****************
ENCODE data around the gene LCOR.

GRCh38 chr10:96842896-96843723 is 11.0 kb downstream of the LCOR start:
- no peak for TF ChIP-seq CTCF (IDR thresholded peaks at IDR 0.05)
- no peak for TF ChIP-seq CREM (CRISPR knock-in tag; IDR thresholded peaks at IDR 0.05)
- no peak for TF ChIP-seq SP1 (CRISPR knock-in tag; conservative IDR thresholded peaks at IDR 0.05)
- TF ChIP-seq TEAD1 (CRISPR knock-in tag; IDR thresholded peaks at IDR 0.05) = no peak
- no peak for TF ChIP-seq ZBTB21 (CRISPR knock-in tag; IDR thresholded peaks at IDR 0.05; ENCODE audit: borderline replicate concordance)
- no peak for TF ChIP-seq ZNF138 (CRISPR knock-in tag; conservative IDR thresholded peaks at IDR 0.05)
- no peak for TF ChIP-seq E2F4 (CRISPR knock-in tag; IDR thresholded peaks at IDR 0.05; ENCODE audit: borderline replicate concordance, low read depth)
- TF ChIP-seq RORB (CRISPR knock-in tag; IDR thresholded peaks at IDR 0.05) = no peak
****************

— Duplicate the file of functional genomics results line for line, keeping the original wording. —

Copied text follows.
ENCODE data around the gene LCOR.

GRCh38 chr10:96842896-96843723 is 11.0 kb downstream of the LCOR start:
- no peak for TF ChIP-seq CTCF (IDR thresholded peaks at IDR 0.05)
- no peak for TF ChIP-seq CREM (CRISPR knock-in tag; IDR thresholded peaks at IDR 0.05)
- no peak for TF ChIP-seq SP1 (CRISPR knock-in tag; conservative IDR thresholded peaks at IDR 0.05)
- TF ChIP-seq TEAD1 (CRISPR knock-in tag; IDR thresholded peaks at IDR 0.05) = no peak
- no peak for TF ChIP-seq ZBTB21 (CRISPR knock-in tag; IDR thresholded peaks at IDR 0.05; ENCODE audit: borderline replicate concordance)
- no peak for TF ChIP-seq ZNF138 (CRISPR knock-in tag; conservative IDR thresholded peaks at IDR 0.05)
- no peak for TF ChIP-seq E2F4 (CRISPR knock-in tag; IDR thresholded peaks at IDR 0.05; ENCODE audit: borderline replicate concordance, low read depth)
- TF ChIP-seq RORB (CRISPR knock-in tag; IDR thresholded peaks at IDR 0.05) = no peak